Tête Jaune Cache, British Columbia
Tete Jaune Cache
View of Tete Jaune Cache from Summit of Mica Mountain, note Mount Robson in background
|Coordinates: Coordinates: |
|Regional district||Fraser-Fort George|
|Time zone||UTC−8 (PST)|
|• Summer (DST)||UTC−7 (PDT)|
|Area code(s)||250 / 778 / 236|
|Highways|| Hwy 16 (TCH) Trans-Canada Highway|
|Waterways||Fraser River |
Tête Jaune Cache is an unincorporated rural area and the site of an important abandoned historic town in British Columbia, Canada. Its population is approximately 500. It is located on the Fraser River in the Robson Valley at the intersection of Yellowhead Highways 5 and 16. Tête Jaune Cache is located 18 km north of Valemount, B.C., 101 km west of Jasper, Alberta, 241 km east of Prince George, B.C., and 332 km north of Kamloops, B.C., by road.
Tête Jaune Cache was named after a Métis fur trader and trapper named Pierre Bostonais who guided for the Hudson's Bay Company in the 1800s. Bostonais was nicknamed Tête Jaune by the French voyageurs because of his blonde hair. (Tête Jaune is French for yellow head.) The Secwepemc First Nations people had an established village of tents and pit houses on the banks of the Fraser in this area rich in salmon and wild berries when discovered by Bostonais, but the townsite land of Tête Jaune Cache was officially located in 1901 and crown-granted (patented) in 1902. During the construction of the Grand Trunk Pacific Railway Tête Jaune Cache was a prosperous community and was the head of navigation for the paddle steamers of Foley, Welch and Stewart and the BC Express Company. The town was a booming collection of lumber shacks, tents, and log houses which brought thousands of pioneers, trappers, prospectors, foresters, and entrepreneurs to the Robson Valley. Major industries in historic Tête Jaune were timber, railways, steamship trade, and mining, especially for the locally abundant mica. Some of the largest and cleanest sheets of mica extracted in the era of its highest demand (for its usage in lanterns and stoves) came from this region, and the remains of one such mine can still be found on the popular Mica Mountain hiking trail. The pool halls, theatres, restaurants, jewellers, lady barbers, saloons, and trading posts are no more, with only a few stone chimneys remaining as evidence of this bustling town's existence, but the Valley Museum and Archives in McBride, as well as the Valemount Historical Society maintains an excellent collection of photographs from the heyday of this boom town, c. 1910-1918. Currently the area under the aegis of Tête Jaune Cache is home to Hauer Brothers' Sawmill, as well as a few small businesses specializing in custom timber milling, woodworking, guided flyfishing, whitewater rafting, snowcat skiing, and bed and breakfast accommodation.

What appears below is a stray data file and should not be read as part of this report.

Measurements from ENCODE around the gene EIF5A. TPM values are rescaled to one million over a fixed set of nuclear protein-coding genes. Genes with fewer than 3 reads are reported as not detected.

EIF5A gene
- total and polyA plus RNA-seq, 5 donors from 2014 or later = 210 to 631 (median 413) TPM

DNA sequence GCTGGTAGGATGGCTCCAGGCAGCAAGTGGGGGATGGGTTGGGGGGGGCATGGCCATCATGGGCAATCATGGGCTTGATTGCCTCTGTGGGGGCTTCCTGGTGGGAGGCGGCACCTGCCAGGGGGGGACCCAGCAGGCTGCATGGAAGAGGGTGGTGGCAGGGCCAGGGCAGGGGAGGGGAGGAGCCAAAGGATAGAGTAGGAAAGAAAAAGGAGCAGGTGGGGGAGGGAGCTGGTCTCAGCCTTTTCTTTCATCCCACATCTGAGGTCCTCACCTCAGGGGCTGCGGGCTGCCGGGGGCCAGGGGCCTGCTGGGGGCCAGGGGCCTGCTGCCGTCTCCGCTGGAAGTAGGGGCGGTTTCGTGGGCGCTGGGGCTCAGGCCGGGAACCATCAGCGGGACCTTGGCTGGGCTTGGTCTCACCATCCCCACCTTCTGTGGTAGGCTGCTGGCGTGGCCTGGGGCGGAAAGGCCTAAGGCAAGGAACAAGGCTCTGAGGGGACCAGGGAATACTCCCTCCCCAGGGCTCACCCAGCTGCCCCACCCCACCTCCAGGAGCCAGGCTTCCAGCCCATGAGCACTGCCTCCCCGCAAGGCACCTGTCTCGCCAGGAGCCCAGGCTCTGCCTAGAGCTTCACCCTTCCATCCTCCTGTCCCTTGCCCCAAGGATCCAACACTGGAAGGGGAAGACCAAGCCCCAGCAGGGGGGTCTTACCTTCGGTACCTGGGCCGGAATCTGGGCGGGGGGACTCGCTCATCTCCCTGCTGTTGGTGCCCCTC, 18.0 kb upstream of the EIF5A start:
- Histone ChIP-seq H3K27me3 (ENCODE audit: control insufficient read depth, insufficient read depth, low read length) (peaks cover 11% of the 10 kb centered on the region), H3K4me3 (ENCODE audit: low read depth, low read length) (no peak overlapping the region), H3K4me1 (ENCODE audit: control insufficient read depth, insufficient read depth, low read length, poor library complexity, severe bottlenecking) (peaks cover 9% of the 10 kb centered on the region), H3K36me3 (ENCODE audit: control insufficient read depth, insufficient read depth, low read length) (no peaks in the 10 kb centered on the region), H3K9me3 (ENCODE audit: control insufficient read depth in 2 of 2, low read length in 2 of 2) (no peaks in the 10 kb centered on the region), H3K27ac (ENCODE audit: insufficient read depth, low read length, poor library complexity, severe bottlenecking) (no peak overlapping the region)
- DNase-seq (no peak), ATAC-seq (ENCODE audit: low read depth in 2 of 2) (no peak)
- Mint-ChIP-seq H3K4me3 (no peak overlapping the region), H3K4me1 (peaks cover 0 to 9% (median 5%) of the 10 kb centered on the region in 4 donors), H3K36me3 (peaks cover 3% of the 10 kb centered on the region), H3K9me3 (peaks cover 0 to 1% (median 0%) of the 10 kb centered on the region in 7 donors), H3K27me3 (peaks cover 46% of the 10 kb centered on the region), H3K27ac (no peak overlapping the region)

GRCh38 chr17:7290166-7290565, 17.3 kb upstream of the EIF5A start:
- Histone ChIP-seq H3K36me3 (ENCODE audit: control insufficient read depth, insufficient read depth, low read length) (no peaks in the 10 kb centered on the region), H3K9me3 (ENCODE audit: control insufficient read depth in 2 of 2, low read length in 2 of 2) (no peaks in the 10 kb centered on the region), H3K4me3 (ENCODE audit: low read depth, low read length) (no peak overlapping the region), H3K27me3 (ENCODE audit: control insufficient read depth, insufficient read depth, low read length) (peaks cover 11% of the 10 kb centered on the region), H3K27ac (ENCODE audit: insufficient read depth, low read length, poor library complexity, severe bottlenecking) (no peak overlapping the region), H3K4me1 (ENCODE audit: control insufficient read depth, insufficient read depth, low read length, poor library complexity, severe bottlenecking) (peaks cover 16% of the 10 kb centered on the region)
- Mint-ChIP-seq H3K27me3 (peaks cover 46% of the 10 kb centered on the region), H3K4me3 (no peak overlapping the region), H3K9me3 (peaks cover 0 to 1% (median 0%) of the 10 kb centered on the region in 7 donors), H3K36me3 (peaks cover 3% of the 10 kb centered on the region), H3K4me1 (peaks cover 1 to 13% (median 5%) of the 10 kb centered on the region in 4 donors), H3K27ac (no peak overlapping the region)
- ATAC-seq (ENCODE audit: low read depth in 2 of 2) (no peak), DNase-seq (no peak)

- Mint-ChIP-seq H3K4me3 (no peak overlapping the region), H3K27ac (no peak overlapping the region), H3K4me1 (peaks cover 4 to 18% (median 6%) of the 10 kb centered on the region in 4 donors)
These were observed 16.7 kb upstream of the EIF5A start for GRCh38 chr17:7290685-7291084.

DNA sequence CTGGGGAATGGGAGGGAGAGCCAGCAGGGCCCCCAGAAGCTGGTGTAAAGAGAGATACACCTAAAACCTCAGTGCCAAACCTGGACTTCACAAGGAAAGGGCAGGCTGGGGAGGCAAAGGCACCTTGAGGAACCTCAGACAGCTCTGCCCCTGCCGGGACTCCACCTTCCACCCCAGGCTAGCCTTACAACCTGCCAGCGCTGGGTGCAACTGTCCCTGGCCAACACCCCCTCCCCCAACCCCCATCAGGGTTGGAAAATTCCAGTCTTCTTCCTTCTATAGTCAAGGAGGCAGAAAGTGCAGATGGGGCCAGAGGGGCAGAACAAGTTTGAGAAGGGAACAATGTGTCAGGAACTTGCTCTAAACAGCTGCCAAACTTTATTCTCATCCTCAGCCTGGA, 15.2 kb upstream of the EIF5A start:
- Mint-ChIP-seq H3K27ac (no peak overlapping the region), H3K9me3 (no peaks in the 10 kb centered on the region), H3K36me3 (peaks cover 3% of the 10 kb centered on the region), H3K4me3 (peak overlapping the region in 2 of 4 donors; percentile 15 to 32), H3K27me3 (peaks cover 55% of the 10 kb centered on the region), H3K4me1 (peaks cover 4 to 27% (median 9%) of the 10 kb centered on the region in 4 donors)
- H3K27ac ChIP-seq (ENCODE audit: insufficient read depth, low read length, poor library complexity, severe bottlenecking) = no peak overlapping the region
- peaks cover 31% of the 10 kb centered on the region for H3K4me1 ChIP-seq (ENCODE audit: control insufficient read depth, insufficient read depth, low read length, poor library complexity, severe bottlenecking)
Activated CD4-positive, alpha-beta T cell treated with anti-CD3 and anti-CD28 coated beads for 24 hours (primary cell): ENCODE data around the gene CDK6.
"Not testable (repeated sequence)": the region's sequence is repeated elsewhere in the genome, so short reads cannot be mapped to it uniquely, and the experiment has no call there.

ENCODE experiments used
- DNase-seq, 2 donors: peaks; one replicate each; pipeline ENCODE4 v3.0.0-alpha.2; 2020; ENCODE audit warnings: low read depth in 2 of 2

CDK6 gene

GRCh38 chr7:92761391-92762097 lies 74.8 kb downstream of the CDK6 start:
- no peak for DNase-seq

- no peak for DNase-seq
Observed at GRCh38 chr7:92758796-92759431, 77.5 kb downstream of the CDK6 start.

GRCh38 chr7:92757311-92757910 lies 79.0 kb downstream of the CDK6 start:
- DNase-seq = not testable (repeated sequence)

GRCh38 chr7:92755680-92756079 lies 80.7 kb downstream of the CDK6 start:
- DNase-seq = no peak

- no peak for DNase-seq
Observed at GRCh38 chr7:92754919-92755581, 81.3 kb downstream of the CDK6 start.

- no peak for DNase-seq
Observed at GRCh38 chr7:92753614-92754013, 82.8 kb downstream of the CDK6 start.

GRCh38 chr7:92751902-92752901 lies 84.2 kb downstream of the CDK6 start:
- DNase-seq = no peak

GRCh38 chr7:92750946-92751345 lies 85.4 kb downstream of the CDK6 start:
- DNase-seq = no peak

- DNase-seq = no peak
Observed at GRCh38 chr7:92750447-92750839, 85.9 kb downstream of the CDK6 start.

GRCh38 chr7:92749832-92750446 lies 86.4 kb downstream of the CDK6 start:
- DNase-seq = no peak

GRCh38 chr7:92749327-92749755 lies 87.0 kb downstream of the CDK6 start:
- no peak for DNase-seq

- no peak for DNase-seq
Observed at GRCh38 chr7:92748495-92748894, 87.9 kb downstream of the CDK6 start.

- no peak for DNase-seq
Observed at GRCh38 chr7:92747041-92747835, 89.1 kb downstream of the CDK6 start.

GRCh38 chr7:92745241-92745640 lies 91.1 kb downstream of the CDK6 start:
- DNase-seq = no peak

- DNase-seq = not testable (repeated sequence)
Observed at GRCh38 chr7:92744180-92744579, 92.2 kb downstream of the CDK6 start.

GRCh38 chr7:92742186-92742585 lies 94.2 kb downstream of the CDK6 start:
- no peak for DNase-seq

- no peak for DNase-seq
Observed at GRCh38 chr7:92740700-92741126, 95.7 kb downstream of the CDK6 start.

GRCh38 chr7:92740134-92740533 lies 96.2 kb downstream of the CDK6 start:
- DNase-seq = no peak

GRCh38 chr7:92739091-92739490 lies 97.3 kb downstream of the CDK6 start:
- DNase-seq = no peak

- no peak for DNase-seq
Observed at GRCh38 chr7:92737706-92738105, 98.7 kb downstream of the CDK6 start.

In August 1916, the Simpcw people of the Tête Jaune Cache were forcibly relocated out of the area to Chu Chua and other places. The people were made to travel the 300 kilometres by foot. In August 2016 events were held to mark the 100th anniversary of that event. The people of the Simpcw First Nation have made applications to the government to have lands at Tête Jaune Cache formally recognized.
Tête Jaune Cache is an ecologically rich forest habitat for trees including Lodgepole pine, Trembling Aspen, Western red cedar, Paper birch and Douglas fir; wildlife such as Moose, Cougar, Wolverine, Black bears, Grizzly bears, Lynx, Beaver, and Marten. The shoals found where the McLennan River and Tête Creek join the Fraser River are some of the most important spawning grounds for Chinook Salmon at the end of their annual 1,200 km run from the Pacific Ocean. These creeks, as well as Kiwa Creek to the north, are fed directly by meltwater from the glaciers and icefields of the Premier Range of the Cariboo Mountains.
Tête Jaune Cache lies at the junction between what was originally the Canadian Northern Railway transcontinental main line between Quebec City and Vancouver and the Grand Trunk Pacific line to Prince Rupert. Today both lines are part of the Canadian National Railway. Passenger service is provided by Via Rail's Jasper – Prince Rupert train, which calls at the nearby Harvey Station on the Prince Rupert line. The community is also passed but not served by Via's transcontinental Canadian on the Vancouver line.
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